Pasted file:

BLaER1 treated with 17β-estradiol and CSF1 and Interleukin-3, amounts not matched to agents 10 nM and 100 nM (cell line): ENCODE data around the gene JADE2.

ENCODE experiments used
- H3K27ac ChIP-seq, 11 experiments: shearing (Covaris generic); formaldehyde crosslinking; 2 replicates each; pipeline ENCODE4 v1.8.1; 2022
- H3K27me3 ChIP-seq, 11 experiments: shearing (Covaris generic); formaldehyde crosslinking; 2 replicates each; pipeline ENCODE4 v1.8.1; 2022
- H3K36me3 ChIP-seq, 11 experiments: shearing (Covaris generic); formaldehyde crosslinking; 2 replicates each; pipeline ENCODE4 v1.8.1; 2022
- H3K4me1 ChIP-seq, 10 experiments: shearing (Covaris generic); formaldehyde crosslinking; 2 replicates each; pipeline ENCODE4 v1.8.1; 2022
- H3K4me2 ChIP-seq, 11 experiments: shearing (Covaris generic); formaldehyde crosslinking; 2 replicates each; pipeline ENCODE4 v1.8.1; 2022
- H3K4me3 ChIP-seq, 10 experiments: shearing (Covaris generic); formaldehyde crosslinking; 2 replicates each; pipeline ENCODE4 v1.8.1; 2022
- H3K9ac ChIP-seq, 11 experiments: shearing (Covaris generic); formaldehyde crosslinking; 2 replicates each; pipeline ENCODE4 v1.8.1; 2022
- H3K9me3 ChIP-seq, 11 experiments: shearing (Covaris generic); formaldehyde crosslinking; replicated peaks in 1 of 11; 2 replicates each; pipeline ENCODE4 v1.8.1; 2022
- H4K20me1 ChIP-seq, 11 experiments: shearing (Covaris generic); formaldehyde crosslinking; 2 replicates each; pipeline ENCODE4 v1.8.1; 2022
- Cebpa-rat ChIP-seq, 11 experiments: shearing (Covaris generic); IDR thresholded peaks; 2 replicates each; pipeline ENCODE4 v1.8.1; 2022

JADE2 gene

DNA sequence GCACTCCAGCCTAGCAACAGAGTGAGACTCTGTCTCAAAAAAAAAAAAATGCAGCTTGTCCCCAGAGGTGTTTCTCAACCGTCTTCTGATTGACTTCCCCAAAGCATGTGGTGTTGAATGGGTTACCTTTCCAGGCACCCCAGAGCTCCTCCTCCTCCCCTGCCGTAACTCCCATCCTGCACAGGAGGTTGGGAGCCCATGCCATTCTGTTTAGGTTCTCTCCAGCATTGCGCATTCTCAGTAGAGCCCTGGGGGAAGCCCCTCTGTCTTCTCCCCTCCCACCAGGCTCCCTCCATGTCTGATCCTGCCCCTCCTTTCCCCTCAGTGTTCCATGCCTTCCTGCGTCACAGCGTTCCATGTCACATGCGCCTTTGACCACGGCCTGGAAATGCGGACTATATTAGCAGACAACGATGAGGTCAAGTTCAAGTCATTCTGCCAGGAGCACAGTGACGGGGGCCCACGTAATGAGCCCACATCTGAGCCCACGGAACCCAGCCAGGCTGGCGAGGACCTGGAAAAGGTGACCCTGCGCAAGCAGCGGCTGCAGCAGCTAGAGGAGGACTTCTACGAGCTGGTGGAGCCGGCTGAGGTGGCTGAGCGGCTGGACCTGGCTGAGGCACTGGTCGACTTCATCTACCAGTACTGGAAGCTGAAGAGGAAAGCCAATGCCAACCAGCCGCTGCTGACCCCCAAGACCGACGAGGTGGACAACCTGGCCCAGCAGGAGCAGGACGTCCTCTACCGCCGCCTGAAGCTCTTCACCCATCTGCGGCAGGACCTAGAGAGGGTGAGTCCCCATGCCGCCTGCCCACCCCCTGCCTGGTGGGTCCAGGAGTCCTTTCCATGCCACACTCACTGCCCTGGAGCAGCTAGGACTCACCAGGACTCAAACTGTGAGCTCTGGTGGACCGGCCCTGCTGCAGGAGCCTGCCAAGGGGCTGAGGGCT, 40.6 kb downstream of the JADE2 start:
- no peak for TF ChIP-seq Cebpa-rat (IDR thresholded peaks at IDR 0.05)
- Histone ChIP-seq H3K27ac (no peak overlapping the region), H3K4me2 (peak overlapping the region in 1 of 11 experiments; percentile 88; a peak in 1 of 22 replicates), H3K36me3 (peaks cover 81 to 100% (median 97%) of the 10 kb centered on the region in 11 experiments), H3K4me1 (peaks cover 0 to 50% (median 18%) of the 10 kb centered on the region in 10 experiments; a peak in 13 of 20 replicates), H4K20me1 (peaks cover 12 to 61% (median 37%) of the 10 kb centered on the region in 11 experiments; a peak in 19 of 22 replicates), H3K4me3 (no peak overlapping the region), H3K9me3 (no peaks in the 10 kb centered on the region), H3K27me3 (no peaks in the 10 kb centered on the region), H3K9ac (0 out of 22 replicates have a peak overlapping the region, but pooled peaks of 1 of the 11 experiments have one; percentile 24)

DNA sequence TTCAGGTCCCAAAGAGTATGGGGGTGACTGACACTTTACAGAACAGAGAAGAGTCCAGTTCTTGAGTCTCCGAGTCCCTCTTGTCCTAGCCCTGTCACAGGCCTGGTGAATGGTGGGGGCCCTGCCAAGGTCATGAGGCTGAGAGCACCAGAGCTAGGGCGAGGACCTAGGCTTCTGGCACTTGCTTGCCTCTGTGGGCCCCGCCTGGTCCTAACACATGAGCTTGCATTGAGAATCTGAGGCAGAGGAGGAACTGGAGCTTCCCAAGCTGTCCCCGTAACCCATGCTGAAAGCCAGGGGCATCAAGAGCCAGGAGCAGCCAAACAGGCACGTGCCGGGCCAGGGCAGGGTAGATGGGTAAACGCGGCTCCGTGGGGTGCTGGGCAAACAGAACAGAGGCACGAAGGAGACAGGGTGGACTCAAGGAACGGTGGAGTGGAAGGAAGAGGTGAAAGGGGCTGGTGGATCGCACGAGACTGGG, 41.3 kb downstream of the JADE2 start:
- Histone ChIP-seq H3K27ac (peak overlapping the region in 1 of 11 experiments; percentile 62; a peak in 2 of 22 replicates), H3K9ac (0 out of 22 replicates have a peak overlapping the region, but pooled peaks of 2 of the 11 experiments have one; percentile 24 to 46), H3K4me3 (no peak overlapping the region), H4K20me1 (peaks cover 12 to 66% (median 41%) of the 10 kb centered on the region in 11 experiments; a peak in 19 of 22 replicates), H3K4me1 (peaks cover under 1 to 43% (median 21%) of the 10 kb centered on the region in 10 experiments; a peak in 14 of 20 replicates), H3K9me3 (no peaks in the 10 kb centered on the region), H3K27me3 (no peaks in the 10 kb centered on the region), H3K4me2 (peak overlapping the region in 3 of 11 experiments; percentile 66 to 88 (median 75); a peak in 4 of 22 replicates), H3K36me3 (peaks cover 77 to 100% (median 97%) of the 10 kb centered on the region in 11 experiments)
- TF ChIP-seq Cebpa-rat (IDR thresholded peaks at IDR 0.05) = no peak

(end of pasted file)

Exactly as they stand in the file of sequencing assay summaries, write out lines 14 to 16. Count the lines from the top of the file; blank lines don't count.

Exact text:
DNA sequence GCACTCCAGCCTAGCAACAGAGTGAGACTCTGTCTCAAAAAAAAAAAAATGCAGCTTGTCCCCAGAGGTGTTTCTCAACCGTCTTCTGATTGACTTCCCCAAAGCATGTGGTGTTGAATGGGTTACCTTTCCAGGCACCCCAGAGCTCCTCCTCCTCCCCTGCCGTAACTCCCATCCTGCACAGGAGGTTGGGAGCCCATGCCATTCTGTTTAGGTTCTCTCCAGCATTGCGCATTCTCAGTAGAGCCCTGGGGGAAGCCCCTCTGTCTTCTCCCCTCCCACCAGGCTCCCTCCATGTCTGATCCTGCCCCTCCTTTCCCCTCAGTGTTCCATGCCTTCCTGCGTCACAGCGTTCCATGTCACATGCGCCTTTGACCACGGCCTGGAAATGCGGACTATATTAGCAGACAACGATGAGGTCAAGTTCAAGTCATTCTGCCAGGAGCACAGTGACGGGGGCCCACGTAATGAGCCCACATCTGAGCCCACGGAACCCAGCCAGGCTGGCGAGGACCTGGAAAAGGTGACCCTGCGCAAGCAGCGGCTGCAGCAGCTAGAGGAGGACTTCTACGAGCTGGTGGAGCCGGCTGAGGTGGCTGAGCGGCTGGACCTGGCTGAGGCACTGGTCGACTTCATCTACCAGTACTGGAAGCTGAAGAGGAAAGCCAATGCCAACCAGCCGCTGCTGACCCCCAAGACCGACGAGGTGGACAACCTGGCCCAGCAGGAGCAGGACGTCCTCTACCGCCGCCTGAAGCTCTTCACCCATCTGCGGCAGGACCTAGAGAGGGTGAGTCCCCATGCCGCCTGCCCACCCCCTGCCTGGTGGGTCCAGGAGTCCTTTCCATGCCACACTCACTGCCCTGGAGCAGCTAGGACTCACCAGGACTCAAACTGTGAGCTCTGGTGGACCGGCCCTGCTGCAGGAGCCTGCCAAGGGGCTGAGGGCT, 40.6 kb downstream of the JADE2 start:
- no peak for TF ChIP-seq Cebpa-rat (IDR thresholded peaks at IDR 0.05)
- Histone ChIP-seq H3K27ac (no peak overlapping the region), H3K4me2 (peak overlapping the region in 1 of 11 experiments; percentile 88; a peak in 1 of 22 replicates), H3K36me3 (peaks cover 81 to 100% (median 97%) of the 10 kb centered on the region in 11 experiments), H3K4me1 (peaks cover 0 to 50% (median 18%) of the 10 kb centered on the region in 10 experiments; a peak in 13 of 20 replicates), H4K20me1 (peaks cover 12 to 61% (median 37%) of the 10 kb centered on the region in 11 experiments; a peak in 19 of 22 replicates), H3K4me3 (no peak overlapping the region), H3K9me3 (no peaks in the 10 kb centered on the region), H3K27me3 (no peaks in the 10 kb centered on the region), H3K9ac (0 out of 22 replicates have a peak overlapping the region, but pooled peaks of 1 of the 11 experiments have one; percentile 24)